In March 2014 EMA launched a pilot project to explore the adaptive pathways approach, a scientific concept of medicines development and data generation intended for medicines that address patients’ unmet medical needs.

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(2016/2057(INI) Committee on the Environment, Public Health and Food Safety
Rapporteur: Soledad Cabezón Ruiz

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United Nations Secretary-General’s High-Level Panel on Access to Medicines calls for New Deal to close the Health Innovation and Access Gap

Whether it’s the rising price of the EpiPen, or new outbreaks of diseases, like Ebola, Zika and yellow fever, the rising costs of health technologies and the lack of new tools to tackle health problems, like antimicrobial resistance, is a problem in rich and poor countries alike.

According to a High-Level Panel convened to advise the UN Secretary-General on improving access to medicines, the world must take bold new approaches to both health technology innovation and ensuring access so that all people can benefit from the medical advances that have dramatically improved the lives of millions around the world in the last century.

Factsheet“2015 marks the 50th anniversary of the adoption of the first law on the authorisation of pharmaceuticals at EU level, which set the basis for some of the key principles that are still valid today.

Much of the impetus behind the adoption of the first law on pharmaceuticals at EU level stemmed from the determination to prevent a recurrence of the thalidomide disaster of the late 1950s early 1960s, when thousands of babies were born with limb deformities as a result of their mothers taking thalidomide as a sedative during pregnancy. This experience, which shook public health authorities and the general public, made it clear that to safeguard public health, no medicinal product must ever again be marketed without prior authorisation. Over the past 50 years a large body of legislation has been developed around this principle, with the progressive harmonisation of requirements for the granting of marketing authorisations and post-marketing monitoring implemented across the entire EU.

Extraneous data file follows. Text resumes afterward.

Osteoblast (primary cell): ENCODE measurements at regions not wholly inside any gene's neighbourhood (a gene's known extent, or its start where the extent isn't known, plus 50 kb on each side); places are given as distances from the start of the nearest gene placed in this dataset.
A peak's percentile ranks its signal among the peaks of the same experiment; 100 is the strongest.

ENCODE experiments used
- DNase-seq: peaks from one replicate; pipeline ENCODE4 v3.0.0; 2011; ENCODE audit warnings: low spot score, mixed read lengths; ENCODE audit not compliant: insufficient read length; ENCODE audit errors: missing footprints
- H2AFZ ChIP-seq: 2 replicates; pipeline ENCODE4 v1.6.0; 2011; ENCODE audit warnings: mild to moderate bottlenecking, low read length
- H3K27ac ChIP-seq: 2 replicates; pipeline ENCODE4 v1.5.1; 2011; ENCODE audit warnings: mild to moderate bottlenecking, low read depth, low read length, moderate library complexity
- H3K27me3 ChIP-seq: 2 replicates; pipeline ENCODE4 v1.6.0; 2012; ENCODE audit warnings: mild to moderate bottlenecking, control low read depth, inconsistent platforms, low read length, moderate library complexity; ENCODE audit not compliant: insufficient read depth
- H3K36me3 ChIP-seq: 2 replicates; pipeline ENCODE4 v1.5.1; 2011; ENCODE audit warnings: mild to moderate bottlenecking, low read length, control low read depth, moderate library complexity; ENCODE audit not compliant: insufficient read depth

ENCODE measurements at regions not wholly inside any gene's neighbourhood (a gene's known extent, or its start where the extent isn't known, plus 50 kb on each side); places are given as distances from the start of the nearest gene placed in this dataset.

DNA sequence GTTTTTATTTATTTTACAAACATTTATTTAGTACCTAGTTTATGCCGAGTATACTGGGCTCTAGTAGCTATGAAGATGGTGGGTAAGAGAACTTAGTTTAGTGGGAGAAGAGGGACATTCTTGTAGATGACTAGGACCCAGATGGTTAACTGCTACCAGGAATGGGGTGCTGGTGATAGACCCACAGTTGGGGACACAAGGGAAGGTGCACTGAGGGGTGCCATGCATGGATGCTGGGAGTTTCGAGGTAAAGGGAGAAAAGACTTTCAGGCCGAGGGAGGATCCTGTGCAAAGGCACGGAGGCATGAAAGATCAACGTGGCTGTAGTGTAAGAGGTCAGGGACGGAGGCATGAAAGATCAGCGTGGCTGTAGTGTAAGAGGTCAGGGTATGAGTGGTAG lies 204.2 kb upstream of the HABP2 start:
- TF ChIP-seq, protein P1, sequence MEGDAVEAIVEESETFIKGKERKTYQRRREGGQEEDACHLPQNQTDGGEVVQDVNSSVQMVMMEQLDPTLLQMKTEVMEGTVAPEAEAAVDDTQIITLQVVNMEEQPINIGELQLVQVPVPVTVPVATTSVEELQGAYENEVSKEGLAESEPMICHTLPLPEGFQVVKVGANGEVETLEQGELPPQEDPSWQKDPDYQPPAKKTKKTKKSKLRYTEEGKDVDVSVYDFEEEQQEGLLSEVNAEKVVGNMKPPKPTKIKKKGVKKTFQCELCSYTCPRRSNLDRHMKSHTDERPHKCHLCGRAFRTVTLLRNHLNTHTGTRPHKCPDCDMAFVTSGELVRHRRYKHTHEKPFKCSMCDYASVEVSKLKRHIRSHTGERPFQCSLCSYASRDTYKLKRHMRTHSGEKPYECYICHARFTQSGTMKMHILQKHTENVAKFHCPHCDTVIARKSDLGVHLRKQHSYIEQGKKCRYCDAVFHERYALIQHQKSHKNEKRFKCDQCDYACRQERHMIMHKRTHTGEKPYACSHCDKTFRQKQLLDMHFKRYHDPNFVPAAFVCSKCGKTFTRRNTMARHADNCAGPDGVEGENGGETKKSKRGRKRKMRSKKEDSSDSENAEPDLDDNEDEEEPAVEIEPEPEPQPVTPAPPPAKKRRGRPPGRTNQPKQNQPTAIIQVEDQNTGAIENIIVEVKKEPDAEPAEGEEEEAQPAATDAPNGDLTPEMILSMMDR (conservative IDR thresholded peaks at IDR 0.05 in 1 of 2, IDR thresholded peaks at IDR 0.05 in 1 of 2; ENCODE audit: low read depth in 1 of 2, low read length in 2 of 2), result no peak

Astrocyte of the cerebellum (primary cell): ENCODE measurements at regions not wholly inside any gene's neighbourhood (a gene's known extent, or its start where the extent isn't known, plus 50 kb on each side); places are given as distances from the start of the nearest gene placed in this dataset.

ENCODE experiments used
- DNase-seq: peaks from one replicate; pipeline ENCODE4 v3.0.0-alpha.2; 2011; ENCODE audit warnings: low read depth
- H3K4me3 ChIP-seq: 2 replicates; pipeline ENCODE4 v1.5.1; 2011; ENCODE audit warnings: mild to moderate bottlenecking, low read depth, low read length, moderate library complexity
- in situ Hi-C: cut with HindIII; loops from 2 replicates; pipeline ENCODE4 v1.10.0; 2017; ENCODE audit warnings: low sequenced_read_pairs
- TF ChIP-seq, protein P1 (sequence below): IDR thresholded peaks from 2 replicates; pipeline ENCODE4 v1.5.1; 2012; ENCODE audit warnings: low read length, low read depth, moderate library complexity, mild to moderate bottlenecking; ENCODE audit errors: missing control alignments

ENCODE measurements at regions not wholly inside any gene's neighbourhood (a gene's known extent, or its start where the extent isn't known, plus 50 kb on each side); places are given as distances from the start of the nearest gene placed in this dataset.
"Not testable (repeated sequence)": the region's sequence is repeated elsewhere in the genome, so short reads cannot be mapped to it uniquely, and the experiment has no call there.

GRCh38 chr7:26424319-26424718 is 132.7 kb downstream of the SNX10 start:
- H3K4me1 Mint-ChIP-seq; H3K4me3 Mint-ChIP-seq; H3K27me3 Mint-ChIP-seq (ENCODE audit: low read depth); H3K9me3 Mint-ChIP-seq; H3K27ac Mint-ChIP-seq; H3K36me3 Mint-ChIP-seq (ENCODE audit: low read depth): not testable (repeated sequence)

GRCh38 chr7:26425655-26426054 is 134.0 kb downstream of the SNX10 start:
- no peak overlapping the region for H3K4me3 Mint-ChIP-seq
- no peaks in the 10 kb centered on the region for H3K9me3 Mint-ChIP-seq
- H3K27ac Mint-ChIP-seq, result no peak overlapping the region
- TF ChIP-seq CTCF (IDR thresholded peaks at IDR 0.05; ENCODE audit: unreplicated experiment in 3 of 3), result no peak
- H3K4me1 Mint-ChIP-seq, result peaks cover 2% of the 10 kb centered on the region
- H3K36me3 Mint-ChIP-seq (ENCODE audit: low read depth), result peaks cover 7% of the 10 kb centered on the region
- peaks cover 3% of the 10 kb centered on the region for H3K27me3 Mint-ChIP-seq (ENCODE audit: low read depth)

To mark the 50th anniversary of the adoption of the first EU pharmaceutical law the European Commission is organising a one-day conference that will take place in Brussels on 28 September 2015. The conference will review past achievements while focusing on the present and future role of EU pharmaceutical legislation in protecting the health of citizens in the EU and in the world, and in promoting advances in science, innovation and public health. Despite the many achievements there are still many challenges ahead. Different stakeholders see these challenges but each from different perspectives. The conference wants to bring to surface these different perspectives in an open and stimulating exchange with representatives from national governments, European institutions, national competent authorities, industry, healthcare professionals, academia and patient groups, with the objective of working towards a shared vision for the future.”

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by the PHARMACEUTICAL COMMITTEE of the EU-Commission (Health systems and products- Medicinal products – authorizations, European Medicines Agency) in relation to the Matrix-Report of 2012, referring to the Herbal aspect.

By Nora Laubstein (inspired by Dr. Mathias Schmidt and Dr. Hubert Schwabl)

The summary of comments about the Matrix report gives a fairly good overview about the regulatory difficulties of herbal medicinal products. But in the report a rather neutral position prevails.

An example - Looking back in German Herbal Medicines history:

Practically all of the registrations mentioned in the report for Germany are NOT new products or switches from food supplement to drug status; they are generally products that existed for many years as authorized herbal medicinal products.